Craftmanship bar at Coach House
Founded in 1941 as a humble, family-run workshop in a loft on 34th Street in Manhattan, Coach’s new store certainly feels like an American dream come true. And the store definitely reflects that spirit. In the foyer, a mechanised conveyor belt is installed with Coach products on the ceiling. Inside, the look is cool as it is industrial, with a wide, blackened steel-and-concrete staircase and a retro, glass-enclosed elevator that take you to the second and third floor.
Hot neon-pink signage marks the craftsmanship station on the second floor, which offers monogramming services with kitschy emojis (think unicorns, donuts, the Statue of Liberty). Beyond that, a large, contemporary sculpture in wood—traced from an iconic rock in Central Park—accents the menswear section. Upstairs, unique areas include a station where you can create your own Coach Rogue handbag. No doubt Coach’s heritage as a leather manufacturer is heavily accented throughout the store. It is the company’s new philosophy of modern luxury and a re-imagination of the New York attitude that separates it from its counterparts on the avenue.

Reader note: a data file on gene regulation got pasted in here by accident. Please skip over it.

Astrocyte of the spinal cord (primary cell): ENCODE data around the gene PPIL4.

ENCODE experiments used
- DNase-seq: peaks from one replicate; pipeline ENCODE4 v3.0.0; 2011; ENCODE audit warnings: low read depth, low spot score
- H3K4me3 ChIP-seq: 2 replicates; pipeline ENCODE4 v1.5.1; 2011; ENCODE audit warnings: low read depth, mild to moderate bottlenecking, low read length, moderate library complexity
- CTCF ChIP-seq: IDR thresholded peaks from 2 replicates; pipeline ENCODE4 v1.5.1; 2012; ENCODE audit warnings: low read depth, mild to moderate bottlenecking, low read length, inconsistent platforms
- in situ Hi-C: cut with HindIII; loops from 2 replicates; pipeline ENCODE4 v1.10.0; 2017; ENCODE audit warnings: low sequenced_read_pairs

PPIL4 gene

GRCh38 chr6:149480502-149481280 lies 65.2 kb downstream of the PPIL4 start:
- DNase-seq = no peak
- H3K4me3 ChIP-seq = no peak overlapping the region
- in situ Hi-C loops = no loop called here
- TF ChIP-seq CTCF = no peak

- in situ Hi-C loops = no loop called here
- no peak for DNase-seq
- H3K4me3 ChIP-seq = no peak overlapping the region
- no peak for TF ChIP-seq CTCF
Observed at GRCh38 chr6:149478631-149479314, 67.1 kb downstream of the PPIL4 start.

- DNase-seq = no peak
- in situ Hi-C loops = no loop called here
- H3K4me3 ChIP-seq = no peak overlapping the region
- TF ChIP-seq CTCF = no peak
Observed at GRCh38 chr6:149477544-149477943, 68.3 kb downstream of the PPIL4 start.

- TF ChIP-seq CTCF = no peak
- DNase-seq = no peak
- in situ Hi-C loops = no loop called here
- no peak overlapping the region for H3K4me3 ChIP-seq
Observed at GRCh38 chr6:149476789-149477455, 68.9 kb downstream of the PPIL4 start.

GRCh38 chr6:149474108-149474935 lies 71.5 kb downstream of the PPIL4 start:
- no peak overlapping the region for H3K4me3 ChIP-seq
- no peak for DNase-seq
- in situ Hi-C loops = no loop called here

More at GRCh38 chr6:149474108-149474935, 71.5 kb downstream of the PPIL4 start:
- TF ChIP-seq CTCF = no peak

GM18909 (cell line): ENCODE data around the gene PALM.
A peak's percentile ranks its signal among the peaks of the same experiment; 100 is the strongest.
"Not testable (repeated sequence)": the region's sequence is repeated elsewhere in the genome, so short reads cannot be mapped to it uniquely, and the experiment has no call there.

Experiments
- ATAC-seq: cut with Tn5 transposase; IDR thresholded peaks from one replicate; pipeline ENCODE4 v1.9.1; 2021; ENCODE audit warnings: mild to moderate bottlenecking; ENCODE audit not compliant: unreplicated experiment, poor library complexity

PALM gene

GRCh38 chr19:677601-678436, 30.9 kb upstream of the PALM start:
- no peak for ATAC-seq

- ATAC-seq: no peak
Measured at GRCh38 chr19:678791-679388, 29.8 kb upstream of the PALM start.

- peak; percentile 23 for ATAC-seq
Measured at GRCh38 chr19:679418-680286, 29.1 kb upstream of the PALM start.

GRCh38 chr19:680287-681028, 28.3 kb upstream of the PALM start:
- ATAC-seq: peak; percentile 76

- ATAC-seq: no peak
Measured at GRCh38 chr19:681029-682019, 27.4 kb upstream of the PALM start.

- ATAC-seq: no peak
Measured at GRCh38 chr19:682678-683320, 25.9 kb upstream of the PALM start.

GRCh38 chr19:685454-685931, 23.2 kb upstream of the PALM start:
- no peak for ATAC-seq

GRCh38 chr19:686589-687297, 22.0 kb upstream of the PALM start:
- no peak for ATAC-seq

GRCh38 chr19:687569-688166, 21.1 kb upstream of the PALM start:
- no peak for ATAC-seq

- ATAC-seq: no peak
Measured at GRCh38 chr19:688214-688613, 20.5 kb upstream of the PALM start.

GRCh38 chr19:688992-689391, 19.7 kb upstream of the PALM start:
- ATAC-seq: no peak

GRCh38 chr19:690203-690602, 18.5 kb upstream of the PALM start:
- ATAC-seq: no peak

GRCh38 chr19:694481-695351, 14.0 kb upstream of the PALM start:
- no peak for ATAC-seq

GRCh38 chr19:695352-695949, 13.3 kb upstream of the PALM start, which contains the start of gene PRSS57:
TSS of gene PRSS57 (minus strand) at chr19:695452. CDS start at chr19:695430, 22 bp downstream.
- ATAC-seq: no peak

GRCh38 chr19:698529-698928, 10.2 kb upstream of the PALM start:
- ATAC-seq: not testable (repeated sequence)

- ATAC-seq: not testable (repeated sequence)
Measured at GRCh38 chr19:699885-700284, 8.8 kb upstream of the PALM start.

And though Coach is primarily known for—and still makes the vast majority of its revenue from—leather goods, Vevers’ youthful and modern clothing has contributed a decent amount to its real estate.
“I want Coach to stand at the forefront of what the next generation defines as luxury going forward because the idea of luxury is shifting dramatically. Today, a sneaker, a playful backpack or a sweatshirt can be a luxury item. Luxury no longer has to be formal or an investment. I’m not interested in a stiff briefcase or a formal, uptight cocktail dress. It doesn’t feel right to me, for today,” Vevers is quoted as telling Forbes . - Ian Loh
Esquire US Alfonso Fernández Navas wears a leather biker jacket hand-painted by Gary Baseman for Coach 1941. Photograph by Ben Goldstein.